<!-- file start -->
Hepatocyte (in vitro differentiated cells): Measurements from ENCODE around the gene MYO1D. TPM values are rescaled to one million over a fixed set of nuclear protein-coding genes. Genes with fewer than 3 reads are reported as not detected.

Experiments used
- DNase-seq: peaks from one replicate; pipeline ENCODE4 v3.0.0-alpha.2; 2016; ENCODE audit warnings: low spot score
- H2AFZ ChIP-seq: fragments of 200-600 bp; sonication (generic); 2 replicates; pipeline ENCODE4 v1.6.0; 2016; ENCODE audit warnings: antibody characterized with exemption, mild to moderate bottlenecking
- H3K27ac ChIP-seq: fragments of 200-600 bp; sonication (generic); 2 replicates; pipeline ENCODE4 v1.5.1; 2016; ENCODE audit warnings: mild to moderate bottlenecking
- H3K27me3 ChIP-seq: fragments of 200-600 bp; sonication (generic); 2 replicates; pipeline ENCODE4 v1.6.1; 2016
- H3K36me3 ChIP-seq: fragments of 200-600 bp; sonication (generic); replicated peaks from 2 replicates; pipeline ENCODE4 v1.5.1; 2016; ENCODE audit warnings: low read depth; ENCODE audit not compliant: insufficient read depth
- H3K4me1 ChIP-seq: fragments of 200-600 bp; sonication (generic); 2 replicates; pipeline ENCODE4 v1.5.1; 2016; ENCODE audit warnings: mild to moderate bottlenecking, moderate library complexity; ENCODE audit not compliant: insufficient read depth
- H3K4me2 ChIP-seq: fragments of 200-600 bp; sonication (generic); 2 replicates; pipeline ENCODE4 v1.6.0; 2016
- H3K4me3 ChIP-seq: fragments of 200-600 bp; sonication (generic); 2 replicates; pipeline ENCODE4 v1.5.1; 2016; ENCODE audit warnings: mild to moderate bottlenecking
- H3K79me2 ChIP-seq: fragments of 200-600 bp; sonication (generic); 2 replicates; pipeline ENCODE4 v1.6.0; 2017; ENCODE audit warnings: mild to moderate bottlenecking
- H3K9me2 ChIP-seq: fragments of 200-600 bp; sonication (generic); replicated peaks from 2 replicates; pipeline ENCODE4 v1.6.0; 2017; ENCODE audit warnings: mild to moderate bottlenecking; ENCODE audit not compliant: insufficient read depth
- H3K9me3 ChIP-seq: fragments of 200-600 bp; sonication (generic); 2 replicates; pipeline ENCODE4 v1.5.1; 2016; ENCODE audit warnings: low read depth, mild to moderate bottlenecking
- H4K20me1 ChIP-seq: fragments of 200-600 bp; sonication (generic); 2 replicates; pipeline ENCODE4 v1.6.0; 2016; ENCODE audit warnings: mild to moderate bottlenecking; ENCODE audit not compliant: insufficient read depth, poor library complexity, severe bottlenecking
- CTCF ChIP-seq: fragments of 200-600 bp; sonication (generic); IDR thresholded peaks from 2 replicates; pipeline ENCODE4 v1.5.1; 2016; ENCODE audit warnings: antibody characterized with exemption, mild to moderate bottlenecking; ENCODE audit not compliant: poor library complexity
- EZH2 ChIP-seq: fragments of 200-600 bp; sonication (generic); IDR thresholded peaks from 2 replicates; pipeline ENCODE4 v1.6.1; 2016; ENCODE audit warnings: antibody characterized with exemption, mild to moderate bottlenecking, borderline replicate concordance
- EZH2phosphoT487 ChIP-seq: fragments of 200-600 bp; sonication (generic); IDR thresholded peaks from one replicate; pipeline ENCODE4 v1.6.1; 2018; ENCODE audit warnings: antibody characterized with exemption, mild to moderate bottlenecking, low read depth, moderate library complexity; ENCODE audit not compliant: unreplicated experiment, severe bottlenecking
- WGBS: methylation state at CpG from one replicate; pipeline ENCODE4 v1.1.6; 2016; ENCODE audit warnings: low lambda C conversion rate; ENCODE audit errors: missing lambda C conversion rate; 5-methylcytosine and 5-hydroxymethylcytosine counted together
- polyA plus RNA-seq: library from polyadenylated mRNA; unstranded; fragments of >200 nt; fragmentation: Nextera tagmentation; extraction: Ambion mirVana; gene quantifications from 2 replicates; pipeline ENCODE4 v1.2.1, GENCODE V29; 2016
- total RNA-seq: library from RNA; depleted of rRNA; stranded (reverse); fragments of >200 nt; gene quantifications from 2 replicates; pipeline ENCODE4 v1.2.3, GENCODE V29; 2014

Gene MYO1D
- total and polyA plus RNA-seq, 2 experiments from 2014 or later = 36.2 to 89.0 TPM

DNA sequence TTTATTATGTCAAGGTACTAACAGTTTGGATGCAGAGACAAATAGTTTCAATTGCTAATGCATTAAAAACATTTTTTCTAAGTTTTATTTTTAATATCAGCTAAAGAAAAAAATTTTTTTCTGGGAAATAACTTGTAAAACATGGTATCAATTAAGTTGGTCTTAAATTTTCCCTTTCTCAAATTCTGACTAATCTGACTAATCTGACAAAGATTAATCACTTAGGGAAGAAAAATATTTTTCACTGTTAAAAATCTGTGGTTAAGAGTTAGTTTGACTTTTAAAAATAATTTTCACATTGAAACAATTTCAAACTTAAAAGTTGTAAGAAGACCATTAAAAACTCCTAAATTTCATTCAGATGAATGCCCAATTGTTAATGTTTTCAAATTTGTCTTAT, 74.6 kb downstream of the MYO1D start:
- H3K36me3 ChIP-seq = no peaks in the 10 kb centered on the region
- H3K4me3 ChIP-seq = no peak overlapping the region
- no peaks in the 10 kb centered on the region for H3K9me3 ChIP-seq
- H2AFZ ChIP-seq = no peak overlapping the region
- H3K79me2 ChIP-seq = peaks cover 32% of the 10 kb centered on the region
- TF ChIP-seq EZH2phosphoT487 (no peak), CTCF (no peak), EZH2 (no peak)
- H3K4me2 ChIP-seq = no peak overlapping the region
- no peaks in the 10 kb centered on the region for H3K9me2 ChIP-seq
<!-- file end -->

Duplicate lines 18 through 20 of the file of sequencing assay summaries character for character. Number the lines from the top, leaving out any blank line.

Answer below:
- WGBS: methylation state at CpG from one replicate; pipeline ENCODE4 v1.1.6; 2016; ENCODE audit warnings: low lambda C conversion rate; ENCODE audit errors: missing lambda C conversion rate; 5-methylcytosine and 5-hydroxymethylcytosine counted together
- polyA plus RNA-seq: library from polyadenylated mRNA; unstranded; fragments of >200 nt; fragmentation: Nextera tagmentation; extraction: Ambion mirVana; gene quantifications from 2 replicates; pipeline ENCODE4 v1.2.1, GENCODE V29; 2016
- total RNA-seq: library from RNA; depleted of rRNA; stranded (reverse); fragments of >200 nt; gene quantifications from 2 replicates; pipeline ENCODE4 v1.2.3, GENCODE V29; 2014